Grace with Buddy is everywhere: in his chocolate eyes, his lovable temperament, his playfullness, his loving and accepting presence, his patience with many, many kids and his absolute joy at you being on the planet at the same time he is.   I'm grateful for his lovely sweet self and amazed that he found his way into our family.  Caroline just a few weeks after we had Buddy told me: "Buddy will always be in my heart."  Then she paused and looked up at me.  With wide eyes she dared to ask: "Will he be in yours?"  I didn't have to think or blink, "Without a doubt, baby, without a doubt."

Wednesday, April 20, 2011

An Ode to a Very Special Few

"A teacher affects eternity; he can never tell where his influence stops." -- Henry Brooke Adams

Where do you get to fingerpaint, dress up, have a snack, read Big Books, sing songs, learn to share, climb, run, dance, ride a tricycle and dig in the sand freely and without a care?  Where is it allowed to wiggle, day dream, whisper, give clues to the surprise box and not know the answers?  Where are you encouraged to make friends, solve problems and climb up into the story loft? Where is curiosity a commodity, wonder a skill actively developed and where does joy envelope the room? A magical place.  One where ALL children should get the chance to first nibble at the giant cookie called school...preschool.

I have a very special place in my heart for preschools and we have gotten to be a part of several amazing ones but our local preschool in Davis has been the one we've been a part of the longest -- 10 years.  It could be because I am rounding the bend and know my preschool days are numbered; or it could be because I spend a chunk of my time in elementary classrooms where No Child Left Behind has left its horrid, indelible mark so similar to the dark mark from Harry Potter that it is eerie; or it could be that I can just feel in my heart an essential truth when I see it and this preschool is full to the brim with the essential truths of early childhood: simple is beautiful; let them say it in their own words; let them discover it for themselves; the world is full of wonder just open the door and let them walk through.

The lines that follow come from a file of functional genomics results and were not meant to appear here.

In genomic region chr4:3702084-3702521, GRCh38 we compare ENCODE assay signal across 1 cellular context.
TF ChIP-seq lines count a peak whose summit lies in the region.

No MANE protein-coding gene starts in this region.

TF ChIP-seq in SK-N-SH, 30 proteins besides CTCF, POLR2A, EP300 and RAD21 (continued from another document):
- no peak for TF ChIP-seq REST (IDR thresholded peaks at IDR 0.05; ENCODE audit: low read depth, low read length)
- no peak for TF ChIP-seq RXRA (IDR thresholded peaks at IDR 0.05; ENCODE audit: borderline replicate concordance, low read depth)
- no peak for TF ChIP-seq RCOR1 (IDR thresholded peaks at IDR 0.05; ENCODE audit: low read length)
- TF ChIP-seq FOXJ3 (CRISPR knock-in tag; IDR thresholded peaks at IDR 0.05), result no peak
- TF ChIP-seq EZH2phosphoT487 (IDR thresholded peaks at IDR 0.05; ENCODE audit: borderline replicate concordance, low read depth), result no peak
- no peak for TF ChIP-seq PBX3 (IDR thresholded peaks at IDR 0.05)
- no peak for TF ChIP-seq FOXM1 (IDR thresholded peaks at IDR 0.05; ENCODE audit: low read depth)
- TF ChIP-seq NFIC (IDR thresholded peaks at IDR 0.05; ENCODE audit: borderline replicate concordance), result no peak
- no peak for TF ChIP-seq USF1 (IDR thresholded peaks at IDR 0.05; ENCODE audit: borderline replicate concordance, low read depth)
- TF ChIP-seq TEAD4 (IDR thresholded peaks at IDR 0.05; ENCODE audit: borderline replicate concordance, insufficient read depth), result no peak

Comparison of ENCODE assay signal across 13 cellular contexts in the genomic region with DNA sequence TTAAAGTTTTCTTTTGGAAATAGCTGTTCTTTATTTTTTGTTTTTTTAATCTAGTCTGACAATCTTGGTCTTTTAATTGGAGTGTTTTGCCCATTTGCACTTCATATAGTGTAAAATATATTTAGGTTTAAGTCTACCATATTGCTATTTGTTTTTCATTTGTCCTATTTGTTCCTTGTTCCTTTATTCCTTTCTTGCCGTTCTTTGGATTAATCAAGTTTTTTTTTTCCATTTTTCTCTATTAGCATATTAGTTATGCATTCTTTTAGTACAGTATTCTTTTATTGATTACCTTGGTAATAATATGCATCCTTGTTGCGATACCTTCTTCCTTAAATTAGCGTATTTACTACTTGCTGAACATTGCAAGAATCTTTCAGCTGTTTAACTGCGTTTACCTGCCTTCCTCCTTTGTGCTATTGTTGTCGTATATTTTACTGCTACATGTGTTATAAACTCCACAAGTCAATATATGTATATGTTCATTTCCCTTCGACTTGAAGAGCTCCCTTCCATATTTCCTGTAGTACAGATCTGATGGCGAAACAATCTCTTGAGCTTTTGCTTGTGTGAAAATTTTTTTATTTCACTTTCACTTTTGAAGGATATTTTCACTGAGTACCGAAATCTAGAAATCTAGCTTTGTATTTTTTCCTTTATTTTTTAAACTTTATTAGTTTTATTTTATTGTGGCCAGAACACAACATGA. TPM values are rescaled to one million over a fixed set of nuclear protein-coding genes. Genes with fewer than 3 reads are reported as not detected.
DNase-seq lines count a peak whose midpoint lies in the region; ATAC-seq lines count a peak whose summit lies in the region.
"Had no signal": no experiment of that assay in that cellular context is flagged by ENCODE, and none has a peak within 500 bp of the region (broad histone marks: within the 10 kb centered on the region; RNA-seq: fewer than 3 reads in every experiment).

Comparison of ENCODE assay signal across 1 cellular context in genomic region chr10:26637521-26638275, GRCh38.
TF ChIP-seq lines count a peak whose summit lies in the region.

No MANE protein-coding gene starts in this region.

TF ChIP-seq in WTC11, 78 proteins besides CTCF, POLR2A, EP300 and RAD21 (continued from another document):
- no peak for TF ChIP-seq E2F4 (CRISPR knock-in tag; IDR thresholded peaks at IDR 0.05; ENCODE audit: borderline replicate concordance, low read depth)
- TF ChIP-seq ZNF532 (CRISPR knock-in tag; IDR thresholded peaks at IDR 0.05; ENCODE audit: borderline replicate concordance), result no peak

When teachers get together, the preschool teachers are often left out.  They don't require a credential.  They aren't on any campus.  They are just "playing" and it isn't really "standards based learning".  In short, no one takes them very seriously and that is a mistake. A big mistake.

As a group, preschool teachers are one of the wisest groups I know.  They are gentle, patient and humble.  They are really superheroes but like any good superhero, they stay undercover and you'd never know it.  They get paid like crap.  They deal with snot and other bodily fluids on a daily basis.  They fix "owies", dry tears, and melt away fear.  They create in the simplest of spots a world that draws even the most reticent kids inside.  They instill confidence through play.  They teach the basic skills of school -- sharing, caring and trying -- while telling a story, eating a snack or figuring out whose turn it is on the trike.  They never run out of the right words to say or the big open arms for an embrace.  They know the secret and it's pretty simple: discovering it for yourself makes us want to learn more, sharing it with friends is downright addicting.

I want to thank the many gifted and grace-filled preschool teachers that have touched my world.  In particular I would like to give a shout out to Teacher Betsy.  She was the director of the school when Patrick was born and Mary Kate was in preschool -- our first year there.  About a week into school, Patrick was facing open heart surgery and all I could think of was that I wasn't going to be able to keep my end of the bargain in the co-op situation for awhile.  I approached Betsy with this news basically trying to keep it together and hoping desperately not to look as scared as I really was.  Her words are frozen in time for me: "Beth, no problem.  We will figure this out.  It will be fine. And I hope that when it comes time to choose a school for Patrick that you will consider ours." Still those words bring tears.  I cannot tell you what a paradigm shift that was for me.  I was holding a baby that the world regarded as defective and broken, only weeks old.  In my heart I had wondered where he would be "allowed" to be educated.  I, most assuredly, had not entertained the notion that I might be in a place where I would have a variety of options and that I would get to "consider" several places.  In one sentence, Betsy gave me a vision of my future that was not only optimistic, it was inclusive...Patrick was wanted.  It planted a seed within me that has not only taken root but has already born fruit.  I am forever grateful for her open arms, open heart and open mind. Patrick did, indeed, choose to go there and he thrived.   I will never forget watching Patrick share his "Surprise Box" with his class with Teacher Betsy's careful guidance.   His inclusive education in preschool most definitely set the stage for his inclusive education in elementary school. Preschool paved the way.